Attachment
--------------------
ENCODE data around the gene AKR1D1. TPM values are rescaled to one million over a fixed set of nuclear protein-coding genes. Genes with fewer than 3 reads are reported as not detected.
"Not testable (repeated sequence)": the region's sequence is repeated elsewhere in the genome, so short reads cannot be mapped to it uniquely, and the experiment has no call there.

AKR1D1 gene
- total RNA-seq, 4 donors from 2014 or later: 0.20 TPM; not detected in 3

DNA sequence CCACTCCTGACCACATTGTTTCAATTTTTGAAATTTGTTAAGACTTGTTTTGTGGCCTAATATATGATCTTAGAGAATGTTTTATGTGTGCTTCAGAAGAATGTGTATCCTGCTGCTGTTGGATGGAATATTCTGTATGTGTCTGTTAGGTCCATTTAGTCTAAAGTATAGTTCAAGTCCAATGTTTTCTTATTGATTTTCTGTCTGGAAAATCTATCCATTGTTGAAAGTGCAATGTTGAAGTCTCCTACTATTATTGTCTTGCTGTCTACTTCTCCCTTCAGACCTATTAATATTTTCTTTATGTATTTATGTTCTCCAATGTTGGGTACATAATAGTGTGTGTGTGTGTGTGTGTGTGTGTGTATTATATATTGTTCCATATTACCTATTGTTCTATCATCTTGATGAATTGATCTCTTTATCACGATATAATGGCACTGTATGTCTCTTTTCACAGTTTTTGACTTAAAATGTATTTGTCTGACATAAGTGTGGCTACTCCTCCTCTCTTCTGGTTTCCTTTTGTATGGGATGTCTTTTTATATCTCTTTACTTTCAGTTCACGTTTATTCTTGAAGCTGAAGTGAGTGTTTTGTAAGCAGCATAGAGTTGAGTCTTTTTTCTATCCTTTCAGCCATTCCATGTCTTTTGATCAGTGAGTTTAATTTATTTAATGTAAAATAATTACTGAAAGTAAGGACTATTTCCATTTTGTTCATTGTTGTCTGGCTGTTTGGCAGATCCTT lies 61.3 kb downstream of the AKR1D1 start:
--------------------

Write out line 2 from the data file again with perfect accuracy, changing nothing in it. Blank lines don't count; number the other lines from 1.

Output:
"Not testable (repeated sequence)": the region's sequence is repeated elsewhere in the genome, so short reads cannot be mapped to it uniquely, and the experiment has no call there.